Food Influencers Reveal 8 Easy Tricks for Better Instagram Photos

Do you ever look at a gorgeous food Instagram and think, whoa, why can’t I get my burger to look like that? Same—all the time. That’s why we tapped into the brilliant minds of eight of our favorite food influencers. Here, their easy tricks for creating stunning photos. Make the hearts rain.

7 Tricks for Taking the Best Food Photos

Do Photo Research First

“When I’m looking for inspiration…say, I don’t know how I want to style an ice cream sandwich…I’ll go on Pinterest and search ‘ice cream sandwich food photography’ and see all of the gorgeous ways that people styled their ice cream sammies. I have different backgrounds, linens, cutlery, etc., so mine will never look the same. But studying photographs that you think are beautiful can help you start to develop your own style.”

- Rebecca Firth of @displacedhousewife and Displaced Housewife

Make Sure Your Food Is Colorful

“Make sure whatever you’re shooting has plenty of color, whether that's in the form of garnish, an avocado, colorful vegetables, red pepper flakes, etc. You need something that's going to catch everyone’s eye.”

- Gaby Dalkin of @whatsgabycookin and What’s Gaby Cooking

Consider Patterns And Negative Space

“The eye loves seeing a recognizable shape to stare at over and over again—circles, squares, swirly lines, etc. They should be arranged to create structure in what could otherwise be a chaotic food scene. You see it on Instagram all the time—overhead shots of 12 tightly swirled cinnamon rolls, an up-close shot of a huge pile of ripe strawberries at the farmers market—and you immediately want to double tap. It’s equally important to leave enough negative space for the eyes to have a place to rest and take in the object without confusion or distraction.”

- Jerrelle Guy of @chocolateforbasil and Chocolate For Basil

Turn Your Phone Upside Down

“Turn your phone upside down when shooting food. You'll get a better, close-up angle. Another tip is to make sure you wipe off your camera lens every time you snap a photo; you'd be surprised how dirty and blurry it gets.”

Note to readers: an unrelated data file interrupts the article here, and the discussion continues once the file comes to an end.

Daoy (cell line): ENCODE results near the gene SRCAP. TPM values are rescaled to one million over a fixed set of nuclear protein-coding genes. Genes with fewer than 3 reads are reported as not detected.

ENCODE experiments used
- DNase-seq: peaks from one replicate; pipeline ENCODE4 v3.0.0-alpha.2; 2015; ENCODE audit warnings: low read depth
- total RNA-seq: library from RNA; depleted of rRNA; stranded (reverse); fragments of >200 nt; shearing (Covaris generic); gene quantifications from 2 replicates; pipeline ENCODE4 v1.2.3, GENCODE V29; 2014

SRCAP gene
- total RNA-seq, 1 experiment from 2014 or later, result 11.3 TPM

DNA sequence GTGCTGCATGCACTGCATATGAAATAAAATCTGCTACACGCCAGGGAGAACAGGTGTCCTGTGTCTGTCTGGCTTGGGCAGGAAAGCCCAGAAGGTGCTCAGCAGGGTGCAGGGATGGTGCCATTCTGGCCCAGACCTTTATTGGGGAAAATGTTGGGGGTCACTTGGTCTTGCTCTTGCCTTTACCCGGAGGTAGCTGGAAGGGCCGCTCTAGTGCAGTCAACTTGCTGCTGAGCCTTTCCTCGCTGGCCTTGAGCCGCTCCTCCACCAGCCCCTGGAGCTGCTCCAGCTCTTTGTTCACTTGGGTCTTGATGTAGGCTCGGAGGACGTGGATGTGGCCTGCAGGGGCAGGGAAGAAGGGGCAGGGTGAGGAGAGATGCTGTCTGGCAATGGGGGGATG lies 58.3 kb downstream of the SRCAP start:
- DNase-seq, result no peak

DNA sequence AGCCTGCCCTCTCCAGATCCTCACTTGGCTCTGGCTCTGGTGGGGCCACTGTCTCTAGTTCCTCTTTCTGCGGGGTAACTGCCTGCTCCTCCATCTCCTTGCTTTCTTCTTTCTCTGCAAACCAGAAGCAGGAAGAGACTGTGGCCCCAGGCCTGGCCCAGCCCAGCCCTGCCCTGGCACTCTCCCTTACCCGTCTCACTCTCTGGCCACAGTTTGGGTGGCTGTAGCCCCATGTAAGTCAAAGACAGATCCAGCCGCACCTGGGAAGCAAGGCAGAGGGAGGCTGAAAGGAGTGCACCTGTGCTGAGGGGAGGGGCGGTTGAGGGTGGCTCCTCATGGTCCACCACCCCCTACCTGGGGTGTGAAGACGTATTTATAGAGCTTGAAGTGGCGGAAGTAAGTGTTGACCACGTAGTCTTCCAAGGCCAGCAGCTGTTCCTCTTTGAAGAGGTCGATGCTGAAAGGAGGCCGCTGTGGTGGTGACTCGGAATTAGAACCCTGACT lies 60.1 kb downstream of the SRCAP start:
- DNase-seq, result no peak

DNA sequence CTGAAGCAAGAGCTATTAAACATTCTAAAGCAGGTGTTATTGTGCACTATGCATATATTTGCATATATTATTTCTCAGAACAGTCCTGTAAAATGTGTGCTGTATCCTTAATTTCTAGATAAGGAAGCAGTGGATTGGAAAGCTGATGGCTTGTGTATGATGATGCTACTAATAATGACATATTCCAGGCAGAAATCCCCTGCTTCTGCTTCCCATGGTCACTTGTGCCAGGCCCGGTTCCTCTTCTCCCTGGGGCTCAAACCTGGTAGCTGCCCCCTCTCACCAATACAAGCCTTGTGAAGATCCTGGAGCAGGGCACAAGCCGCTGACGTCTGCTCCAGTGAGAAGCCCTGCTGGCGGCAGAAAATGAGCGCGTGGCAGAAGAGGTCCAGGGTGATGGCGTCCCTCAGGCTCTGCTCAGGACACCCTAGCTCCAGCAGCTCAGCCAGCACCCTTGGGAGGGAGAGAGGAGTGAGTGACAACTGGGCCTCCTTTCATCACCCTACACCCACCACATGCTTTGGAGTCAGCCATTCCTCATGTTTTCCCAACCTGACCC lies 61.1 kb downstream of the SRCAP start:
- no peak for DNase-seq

- Monique Volz of @ambitiouskitchen and Ambitious Kitchen

Photograph Everything (we Repeat, Everything) In Natural Light

“Use natural light. The more you shoot, the better you will become. Try shooting at different times of day, in different lights and at different angles to find the best look.”

- Maria Lichty of @twopeasandpod and Two Peas & Their Pod

Curate Your Food Props

“I love passing through antique malls to shop for food props. I’m always on the lookout for antique silverware and serving utensils. They look less shiny and you won’t get that horrid reflecting when shooting them. The smaller your plates are, the better. When you use large dinner plates, your meal gets lost on the plate. For big meals, I typically squeeze it all on a salad plate so the plate looks full and beautiful.”

- Alex Snodgrass of @thedefineddish and The Defined Dish

Don’t Be Shy About Filters

“I always edit with editing filters—especially brightness, contrast and saturation—to amplify colors and make food pop. It’s a great way to showcase the vibrancy of healthful, plant-centric food.”

- Gena Hamshaw of @thefullhelping and The Full Helping

Create A Signature Style And Look

“Stay as consistent as possible. There are some fabulous apps now that allow you to save your own presets or copy your editing history from picture to picture. I still recommend tweaking each photo since every image is different, but if you're just getting started honing your visual eye, presets help save time and ensure that there's a cohesiveness to your feed.”

- Phoebe Lapine of @phoebelapine and Feed Me Phoebe

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Food Editor

From 2017 to 2019 Heath Goldman held the role of Food Editor covering food, booze and some recipe development, too. Tough job, eh?